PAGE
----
Cal Poly looks toward a campus fully run by 5G


As Cal Poly campus data and network traffic ever-evolves, Wi-Fi and Ethernet capacities on-campus are slowly losing their ability to carry new information without stealing bandwidth from classrooms that need it, Vice President of Information Technology and Chief Information Officer Bill Britton said.

Wi-Fi can’t carry the amount of data traffic that Cal Poly is experiencing. As a consequence, devices connected to shared campus Wi-Fi might unknowingly be used to support bandwidth for other entities on the same network, which strains connectivity for students and faculty across campus, according to Britton.

“For Wi-Fi, we build a pipe, and then send as much traffic across the pipe as possible. But there’s limitations,” Britton said.

The ultimate goal is to have cloud-based networking performance, according to Britton, which is achievable with 5G.

This is why he planned to transform Cal Poly into a fully 5G campus this month. Britton and the Digital Transformation Hub (DxHub) have already begun the first phase of this deployment. They partially have finished a lab dedicated to testing and analyzing 5G, which is located on Radio Hill.

“What we’re trying to do with this laboratory – then to deployment – is to really look at how to be additive in the way we approach bandwidth on campus,” Britton said. 

Bandwidth is the measure of a network’s capacity to transmit data; the more bandwidth, the faster and better connectivity users will experience.

The deployment is in partnership with Amazon Web Services (AWS) – who advises and looks over the DxHub – and Federated Wireless, a company dedicated to optimizing shared spectrum. Other CSUs and school districts are also being invited to follow in Cal Poly’s footsteps to get a better understanding of 5G deployment before investing in their own.

According to Britton, 5G deployment on campus is still in its first phase, meaning that for the time being the network is private to the new lab. The next phase will make 5G accessible to all of campus and the phase after will expand to the greater San Luis Obispo area.

Britton and the DxHub are ultimately looking toward a four-to-one wave point reduction; essentially, one 5G antenna can operate an entire building instead of four 4G antennas – an extremely cost-effective solution for Cal Poly in the long run. 

They also hope to build a neutral host network center, which will allow regular cellular communications, 4G and 5G to all “talk” to each other, ensuring a blanket of seamless connectivity across campus.

The 5G project is working in tandem with the creation of a “Digital Twin” campus. A Digital Twin uses sensors to scan for real-time data and replicate physical spaces in a virtual realm, according to an article by Fierce Education. 5G deployment will aid use of the Digital Twin, which will require high amounts of bandwidth to operate.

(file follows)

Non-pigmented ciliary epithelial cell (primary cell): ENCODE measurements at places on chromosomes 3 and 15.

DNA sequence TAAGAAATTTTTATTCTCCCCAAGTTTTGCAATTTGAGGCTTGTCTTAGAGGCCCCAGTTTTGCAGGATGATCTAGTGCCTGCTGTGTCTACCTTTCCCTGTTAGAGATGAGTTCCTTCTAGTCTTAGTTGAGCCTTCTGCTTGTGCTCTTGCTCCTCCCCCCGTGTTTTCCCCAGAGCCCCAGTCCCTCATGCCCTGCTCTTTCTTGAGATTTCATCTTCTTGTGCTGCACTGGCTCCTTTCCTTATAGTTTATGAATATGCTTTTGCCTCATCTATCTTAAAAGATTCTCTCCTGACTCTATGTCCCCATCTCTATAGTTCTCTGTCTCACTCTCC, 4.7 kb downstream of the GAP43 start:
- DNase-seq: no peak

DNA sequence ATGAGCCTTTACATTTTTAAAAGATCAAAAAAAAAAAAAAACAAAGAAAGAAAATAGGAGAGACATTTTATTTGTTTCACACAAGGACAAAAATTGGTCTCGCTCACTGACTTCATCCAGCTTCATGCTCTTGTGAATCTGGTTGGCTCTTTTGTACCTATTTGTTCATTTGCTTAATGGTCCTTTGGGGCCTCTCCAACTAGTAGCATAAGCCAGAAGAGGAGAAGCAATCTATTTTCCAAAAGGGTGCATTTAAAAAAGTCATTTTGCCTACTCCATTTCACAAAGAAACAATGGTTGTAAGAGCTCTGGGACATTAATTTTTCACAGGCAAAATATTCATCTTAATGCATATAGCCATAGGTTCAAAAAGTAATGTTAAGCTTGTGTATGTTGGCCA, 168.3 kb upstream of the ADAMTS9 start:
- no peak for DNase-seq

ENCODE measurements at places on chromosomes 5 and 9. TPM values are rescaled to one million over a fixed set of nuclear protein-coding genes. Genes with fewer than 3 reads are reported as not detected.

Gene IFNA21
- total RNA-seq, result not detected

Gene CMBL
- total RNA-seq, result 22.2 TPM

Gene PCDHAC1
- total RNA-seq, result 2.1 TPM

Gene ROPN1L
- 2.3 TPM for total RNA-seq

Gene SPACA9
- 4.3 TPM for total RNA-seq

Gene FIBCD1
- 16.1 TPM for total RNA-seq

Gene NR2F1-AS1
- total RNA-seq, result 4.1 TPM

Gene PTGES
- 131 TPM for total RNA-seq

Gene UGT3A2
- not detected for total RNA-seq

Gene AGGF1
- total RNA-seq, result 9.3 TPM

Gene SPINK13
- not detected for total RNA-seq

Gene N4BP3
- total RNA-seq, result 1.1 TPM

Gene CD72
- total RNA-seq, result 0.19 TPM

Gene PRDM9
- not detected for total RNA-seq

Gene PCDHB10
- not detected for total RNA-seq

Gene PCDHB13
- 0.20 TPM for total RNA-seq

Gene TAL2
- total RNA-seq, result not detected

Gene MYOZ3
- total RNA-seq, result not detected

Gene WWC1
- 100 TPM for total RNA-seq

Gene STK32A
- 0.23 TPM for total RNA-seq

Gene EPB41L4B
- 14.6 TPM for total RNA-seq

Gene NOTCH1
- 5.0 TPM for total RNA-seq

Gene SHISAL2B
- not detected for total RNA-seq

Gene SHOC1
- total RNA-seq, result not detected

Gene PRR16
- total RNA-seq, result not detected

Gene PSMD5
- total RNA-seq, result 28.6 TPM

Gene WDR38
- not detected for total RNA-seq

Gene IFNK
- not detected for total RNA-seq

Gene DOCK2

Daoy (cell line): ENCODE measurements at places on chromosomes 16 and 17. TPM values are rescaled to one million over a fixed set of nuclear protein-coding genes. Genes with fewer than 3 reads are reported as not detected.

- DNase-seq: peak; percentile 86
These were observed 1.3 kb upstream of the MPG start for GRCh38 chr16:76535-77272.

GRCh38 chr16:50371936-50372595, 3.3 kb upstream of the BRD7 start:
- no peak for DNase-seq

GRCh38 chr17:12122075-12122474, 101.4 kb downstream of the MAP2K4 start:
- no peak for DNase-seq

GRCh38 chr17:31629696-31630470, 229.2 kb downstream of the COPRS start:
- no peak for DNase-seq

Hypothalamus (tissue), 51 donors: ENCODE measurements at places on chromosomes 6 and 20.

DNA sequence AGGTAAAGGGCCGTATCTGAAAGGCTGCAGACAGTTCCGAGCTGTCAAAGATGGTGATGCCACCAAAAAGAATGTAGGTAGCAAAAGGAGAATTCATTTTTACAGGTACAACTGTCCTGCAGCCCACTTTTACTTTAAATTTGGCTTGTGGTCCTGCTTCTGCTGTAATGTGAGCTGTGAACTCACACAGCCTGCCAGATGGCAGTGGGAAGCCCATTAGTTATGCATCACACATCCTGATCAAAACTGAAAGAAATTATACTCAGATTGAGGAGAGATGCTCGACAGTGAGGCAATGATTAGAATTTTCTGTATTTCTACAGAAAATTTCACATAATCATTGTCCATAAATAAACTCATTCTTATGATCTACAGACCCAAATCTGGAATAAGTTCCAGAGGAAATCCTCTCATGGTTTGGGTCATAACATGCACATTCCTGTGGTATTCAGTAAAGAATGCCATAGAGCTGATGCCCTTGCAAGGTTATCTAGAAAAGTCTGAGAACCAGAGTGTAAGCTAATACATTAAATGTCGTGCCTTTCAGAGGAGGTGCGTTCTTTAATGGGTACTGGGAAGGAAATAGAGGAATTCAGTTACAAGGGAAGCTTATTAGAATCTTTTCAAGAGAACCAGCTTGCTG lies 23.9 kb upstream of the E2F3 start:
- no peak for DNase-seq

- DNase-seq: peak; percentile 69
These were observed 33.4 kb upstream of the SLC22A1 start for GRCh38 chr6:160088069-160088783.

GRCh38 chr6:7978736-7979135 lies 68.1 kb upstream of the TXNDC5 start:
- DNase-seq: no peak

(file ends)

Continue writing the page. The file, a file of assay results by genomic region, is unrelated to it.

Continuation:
Construction management and civil engineering departments prepare for Digital Twin operation using reality capture, according to construction management senior Enrique Duran.

Reality capture scans physical properties of a space to find data and can be conducted through three methods: drones, stationary equipment, or robotics, Duran said. The DxHub have flown drones and completed 360-degree video walkthroughs for data collection in the Linda Frost building, which will serve as a test project for the whole operation.

“It’s just like creating your physical environment and turning it into a video game – being able to interact with your space without having to physically be there is kind of the point,” Duran said.

A Digital Twin will allow all buildings on campus to connect to each other, stabilizing connectivity and creating new technological avenues to learn and teach with. The Twin can give the DxHub visualizations of data on signal strength in different buildings and use that information to install access points for more reliable connection.

Students may also access the Twin’s 3D models to learn about and operate new technological avenues such as autonomous farming and smart greenhouses, Digital Innovation Project Manager Miyu Nishii said. Faculty and staff can even interact with and reserve classrooms without having to actually enter the physical space.

The monetary cost of both 5G deployment and the Digital Twin project is small because of the fact that AWS is already working with DxHub. Overall, both operations will ultimately “bring a lot of value to the student experience” and “hopefully provide more interest in Cal Poly,” Nishii said.

Digital innovation at Cal Poly is bringing rapidly advancing technologies to the forefront of education, according to Britton. Students like Nishii and Duran are working hard to make that accessible for everyone, regardless of what they know about software development and cloud infrastructure. If anything, skepticism is helpful, according to Duran.

“Understanding where it doesn’t work is very critical. As just a normal student or a normal citizen, it’s good to be skeptical of it, ask those questions and understand it, because that could help us innovate and figure out where we need to improve,” Duran said.

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